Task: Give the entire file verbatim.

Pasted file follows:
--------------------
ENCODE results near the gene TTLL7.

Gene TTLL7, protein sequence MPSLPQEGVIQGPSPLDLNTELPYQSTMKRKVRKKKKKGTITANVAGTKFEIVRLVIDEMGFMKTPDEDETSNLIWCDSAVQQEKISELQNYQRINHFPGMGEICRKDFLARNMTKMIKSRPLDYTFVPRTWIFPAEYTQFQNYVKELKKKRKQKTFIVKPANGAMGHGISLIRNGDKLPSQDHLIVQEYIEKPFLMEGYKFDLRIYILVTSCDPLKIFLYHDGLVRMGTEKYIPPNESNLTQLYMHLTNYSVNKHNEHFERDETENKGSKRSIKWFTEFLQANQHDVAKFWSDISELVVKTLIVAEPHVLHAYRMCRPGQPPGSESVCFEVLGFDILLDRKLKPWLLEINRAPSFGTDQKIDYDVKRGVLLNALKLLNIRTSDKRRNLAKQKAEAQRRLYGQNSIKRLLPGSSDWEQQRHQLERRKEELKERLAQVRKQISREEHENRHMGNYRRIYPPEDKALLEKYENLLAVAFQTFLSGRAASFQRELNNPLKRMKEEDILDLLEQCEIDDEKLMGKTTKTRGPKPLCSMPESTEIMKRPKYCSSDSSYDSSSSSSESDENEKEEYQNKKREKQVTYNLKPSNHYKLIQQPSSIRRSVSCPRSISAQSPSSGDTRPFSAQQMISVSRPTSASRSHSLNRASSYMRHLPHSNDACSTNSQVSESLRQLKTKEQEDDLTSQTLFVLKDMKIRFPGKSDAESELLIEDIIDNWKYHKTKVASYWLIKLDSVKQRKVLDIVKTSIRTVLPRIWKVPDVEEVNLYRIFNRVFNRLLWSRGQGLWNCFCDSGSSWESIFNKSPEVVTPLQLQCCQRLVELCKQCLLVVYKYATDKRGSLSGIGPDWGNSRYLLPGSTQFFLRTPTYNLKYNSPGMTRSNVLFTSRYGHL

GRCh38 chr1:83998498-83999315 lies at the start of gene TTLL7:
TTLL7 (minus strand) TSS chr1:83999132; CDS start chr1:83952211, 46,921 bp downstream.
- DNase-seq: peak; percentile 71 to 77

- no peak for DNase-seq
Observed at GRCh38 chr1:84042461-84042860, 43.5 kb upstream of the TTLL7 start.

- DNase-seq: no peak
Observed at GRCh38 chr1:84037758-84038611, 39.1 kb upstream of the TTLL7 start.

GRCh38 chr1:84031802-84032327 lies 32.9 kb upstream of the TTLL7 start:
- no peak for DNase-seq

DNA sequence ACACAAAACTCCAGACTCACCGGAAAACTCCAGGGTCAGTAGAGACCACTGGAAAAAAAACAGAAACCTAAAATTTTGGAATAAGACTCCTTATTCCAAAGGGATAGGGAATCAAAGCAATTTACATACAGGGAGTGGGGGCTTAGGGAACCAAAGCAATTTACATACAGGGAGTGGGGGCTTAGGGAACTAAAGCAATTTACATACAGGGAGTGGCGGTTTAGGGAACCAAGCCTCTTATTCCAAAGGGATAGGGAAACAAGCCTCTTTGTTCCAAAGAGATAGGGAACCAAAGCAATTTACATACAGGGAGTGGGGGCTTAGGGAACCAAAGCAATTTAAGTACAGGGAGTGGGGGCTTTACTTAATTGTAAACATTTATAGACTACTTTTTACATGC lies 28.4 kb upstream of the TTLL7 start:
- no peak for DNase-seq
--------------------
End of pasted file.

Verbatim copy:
ENCODE results near the gene TTLL7.

Gene TTLL7, protein sequence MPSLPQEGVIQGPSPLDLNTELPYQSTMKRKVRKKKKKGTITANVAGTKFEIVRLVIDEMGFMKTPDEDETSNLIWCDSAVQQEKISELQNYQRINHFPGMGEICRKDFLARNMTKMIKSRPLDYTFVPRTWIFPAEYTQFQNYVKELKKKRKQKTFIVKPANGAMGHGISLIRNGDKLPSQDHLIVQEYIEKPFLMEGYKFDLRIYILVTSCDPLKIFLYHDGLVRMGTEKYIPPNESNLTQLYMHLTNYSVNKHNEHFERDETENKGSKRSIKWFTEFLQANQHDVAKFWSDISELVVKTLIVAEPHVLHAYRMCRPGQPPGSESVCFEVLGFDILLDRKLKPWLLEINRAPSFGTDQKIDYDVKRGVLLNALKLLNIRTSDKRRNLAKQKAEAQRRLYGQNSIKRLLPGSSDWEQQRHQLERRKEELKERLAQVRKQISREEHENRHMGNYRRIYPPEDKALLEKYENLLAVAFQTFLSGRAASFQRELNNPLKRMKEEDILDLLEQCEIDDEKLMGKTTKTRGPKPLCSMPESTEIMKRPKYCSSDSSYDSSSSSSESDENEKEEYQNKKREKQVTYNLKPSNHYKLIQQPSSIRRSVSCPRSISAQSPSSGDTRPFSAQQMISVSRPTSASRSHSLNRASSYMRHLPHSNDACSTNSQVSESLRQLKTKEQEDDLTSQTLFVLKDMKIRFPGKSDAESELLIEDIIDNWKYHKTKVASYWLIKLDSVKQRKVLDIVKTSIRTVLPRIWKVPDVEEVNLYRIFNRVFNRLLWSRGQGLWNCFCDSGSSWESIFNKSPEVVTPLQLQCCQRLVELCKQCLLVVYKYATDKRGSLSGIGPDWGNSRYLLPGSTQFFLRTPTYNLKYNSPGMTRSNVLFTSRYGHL

GRCh38 chr1:83998498-83999315 lies at the start of gene TTLL7:
TTLL7 (minus strand) TSS chr1:83999132; CDS start chr1:83952211, 46,921 bp downstream.
- DNase-seq: peak; percentile 71 to 77

- no peak for DNase-seq
Observed at GRCh38 chr1:84042461-84042860, 43.5 kb upstream of the TTLL7 start.

- DNase-seq: no peak
Observed at GRCh38 chr1:84037758-84038611, 39.1 kb upstream of the TTLL7 start.

GRCh38 chr1:84031802-84032327 lies 32.9 kb upstream of the TTLL7 start:
- no peak for DNase-seq

DNA sequence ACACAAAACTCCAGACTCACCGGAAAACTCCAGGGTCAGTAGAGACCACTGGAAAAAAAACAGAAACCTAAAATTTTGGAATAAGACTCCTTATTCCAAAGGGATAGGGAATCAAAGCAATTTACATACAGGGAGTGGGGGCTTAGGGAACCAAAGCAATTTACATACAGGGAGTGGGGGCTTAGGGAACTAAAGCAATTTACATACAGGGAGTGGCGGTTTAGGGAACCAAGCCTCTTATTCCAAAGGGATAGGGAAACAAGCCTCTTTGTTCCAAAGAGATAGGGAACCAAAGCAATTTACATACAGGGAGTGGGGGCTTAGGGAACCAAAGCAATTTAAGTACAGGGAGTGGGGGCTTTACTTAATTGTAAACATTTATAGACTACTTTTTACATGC lies 28.4 kb upstream of the TTLL7 start:
- no peak for DNase-seq